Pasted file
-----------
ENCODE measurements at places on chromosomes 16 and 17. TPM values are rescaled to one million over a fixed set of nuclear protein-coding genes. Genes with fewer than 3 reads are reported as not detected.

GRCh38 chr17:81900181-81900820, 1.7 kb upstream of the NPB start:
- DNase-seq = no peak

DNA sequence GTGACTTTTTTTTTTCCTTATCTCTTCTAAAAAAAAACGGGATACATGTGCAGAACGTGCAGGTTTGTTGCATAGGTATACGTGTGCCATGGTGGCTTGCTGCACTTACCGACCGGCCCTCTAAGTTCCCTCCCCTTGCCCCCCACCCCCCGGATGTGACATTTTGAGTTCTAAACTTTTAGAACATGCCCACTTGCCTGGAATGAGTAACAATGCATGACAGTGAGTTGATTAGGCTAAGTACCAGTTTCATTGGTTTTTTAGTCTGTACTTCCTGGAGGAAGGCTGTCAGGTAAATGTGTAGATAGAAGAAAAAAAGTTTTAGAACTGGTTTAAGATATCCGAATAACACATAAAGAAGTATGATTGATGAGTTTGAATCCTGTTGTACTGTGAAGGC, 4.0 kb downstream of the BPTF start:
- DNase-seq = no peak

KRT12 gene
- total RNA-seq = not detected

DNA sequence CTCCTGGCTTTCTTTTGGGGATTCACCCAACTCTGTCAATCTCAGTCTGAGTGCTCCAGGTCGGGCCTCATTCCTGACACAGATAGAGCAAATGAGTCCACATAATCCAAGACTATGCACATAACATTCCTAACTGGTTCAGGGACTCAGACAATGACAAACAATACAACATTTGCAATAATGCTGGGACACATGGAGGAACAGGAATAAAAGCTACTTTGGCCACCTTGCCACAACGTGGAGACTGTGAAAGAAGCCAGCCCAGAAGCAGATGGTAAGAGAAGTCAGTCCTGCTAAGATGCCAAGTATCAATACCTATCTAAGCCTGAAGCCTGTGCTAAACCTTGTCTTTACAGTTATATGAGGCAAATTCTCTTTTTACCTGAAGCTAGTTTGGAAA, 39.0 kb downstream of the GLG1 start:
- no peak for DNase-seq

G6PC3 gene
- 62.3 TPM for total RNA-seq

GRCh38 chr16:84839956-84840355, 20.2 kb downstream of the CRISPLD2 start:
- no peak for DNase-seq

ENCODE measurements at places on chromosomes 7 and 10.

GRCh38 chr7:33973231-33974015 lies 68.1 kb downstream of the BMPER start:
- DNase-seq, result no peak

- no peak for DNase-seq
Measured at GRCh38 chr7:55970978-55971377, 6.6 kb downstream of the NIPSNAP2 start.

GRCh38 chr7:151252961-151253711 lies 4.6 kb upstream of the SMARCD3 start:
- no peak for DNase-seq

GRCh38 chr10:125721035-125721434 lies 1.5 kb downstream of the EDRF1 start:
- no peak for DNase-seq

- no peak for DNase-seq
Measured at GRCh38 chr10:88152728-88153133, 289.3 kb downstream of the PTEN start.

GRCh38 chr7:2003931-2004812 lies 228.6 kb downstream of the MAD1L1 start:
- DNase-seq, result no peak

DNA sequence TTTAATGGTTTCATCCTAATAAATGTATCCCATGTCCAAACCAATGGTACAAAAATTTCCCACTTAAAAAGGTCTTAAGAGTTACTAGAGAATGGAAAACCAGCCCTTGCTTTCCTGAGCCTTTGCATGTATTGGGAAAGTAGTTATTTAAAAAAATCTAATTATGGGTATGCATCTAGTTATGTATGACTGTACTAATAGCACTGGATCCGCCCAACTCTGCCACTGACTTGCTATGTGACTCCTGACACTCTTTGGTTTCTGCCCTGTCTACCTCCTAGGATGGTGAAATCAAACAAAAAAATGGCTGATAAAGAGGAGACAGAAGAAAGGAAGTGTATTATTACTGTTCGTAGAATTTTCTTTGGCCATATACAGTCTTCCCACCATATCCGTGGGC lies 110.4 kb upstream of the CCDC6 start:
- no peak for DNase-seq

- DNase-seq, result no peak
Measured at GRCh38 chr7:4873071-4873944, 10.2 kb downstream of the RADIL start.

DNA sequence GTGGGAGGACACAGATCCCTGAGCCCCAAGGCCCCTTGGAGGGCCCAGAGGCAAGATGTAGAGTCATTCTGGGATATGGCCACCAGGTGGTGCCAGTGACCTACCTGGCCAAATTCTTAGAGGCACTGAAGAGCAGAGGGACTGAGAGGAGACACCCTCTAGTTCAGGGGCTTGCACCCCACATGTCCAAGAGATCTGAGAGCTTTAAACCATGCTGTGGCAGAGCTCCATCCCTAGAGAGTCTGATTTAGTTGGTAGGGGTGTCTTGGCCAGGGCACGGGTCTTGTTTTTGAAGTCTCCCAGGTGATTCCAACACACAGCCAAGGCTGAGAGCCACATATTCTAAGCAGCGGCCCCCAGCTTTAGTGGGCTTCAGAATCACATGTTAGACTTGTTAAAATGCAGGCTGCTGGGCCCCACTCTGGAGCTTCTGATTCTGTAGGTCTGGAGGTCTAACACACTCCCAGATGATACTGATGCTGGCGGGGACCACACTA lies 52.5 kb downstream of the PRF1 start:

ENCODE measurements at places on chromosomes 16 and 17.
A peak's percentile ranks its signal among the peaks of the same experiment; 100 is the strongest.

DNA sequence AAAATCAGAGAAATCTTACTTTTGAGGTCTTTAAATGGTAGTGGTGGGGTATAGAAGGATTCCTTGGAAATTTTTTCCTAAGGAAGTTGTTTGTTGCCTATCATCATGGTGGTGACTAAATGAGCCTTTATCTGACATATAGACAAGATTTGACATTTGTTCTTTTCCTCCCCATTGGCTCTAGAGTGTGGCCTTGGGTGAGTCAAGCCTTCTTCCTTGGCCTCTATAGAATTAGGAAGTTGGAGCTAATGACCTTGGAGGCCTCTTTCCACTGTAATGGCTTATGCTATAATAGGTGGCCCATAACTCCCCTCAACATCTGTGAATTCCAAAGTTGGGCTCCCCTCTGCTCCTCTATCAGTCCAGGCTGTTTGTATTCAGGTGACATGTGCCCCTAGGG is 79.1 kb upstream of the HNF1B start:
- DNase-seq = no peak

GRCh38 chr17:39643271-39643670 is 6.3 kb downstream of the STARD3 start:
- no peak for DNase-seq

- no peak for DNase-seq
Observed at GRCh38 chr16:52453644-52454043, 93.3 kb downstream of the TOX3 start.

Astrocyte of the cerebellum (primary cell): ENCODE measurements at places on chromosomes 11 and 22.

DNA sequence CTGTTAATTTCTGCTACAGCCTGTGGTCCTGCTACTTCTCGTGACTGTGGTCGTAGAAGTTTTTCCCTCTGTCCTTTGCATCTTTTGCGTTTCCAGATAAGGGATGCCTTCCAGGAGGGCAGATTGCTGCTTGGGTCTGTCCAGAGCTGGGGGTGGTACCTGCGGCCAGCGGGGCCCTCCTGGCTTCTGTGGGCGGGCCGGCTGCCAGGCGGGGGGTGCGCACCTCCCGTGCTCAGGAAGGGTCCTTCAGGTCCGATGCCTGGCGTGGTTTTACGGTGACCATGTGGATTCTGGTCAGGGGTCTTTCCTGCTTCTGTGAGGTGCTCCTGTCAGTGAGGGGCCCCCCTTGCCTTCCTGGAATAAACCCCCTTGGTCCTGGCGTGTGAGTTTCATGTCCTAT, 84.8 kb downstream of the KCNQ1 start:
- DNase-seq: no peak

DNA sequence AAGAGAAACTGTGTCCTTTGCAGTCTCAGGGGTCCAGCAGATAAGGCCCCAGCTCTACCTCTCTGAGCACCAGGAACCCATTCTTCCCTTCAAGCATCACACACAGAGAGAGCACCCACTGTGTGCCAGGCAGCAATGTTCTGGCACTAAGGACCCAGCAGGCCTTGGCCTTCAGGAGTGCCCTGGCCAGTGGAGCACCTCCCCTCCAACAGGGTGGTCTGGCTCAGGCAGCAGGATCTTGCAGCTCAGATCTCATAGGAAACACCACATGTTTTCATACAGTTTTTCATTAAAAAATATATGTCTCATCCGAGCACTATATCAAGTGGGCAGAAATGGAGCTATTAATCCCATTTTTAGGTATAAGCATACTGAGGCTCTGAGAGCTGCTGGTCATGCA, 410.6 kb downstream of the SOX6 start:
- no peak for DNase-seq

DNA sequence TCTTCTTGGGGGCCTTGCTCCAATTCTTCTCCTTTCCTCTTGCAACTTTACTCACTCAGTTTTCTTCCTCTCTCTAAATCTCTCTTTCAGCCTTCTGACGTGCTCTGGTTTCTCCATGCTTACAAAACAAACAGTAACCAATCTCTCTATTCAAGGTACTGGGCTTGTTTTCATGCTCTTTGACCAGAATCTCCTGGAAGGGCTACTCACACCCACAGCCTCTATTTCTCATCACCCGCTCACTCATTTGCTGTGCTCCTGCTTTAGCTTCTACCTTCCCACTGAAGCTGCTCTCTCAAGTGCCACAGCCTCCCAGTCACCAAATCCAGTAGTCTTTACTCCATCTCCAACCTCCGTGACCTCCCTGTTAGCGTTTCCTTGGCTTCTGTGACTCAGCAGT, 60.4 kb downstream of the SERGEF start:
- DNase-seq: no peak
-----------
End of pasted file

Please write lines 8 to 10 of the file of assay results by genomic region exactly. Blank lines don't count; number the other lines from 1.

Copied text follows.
DNA sequence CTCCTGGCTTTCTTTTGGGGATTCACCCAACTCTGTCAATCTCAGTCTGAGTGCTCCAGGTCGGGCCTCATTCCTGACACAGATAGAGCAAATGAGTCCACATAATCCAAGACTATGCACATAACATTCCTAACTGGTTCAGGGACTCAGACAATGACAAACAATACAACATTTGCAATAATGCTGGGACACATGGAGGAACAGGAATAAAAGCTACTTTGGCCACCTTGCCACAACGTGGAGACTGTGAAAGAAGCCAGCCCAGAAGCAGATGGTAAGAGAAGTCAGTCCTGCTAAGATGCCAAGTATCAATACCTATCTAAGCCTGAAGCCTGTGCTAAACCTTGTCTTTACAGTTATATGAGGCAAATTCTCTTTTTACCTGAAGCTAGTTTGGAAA, 39.0 kb downstream of the GLG1 start:
- no peak for DNase-seq

G6PC3 gene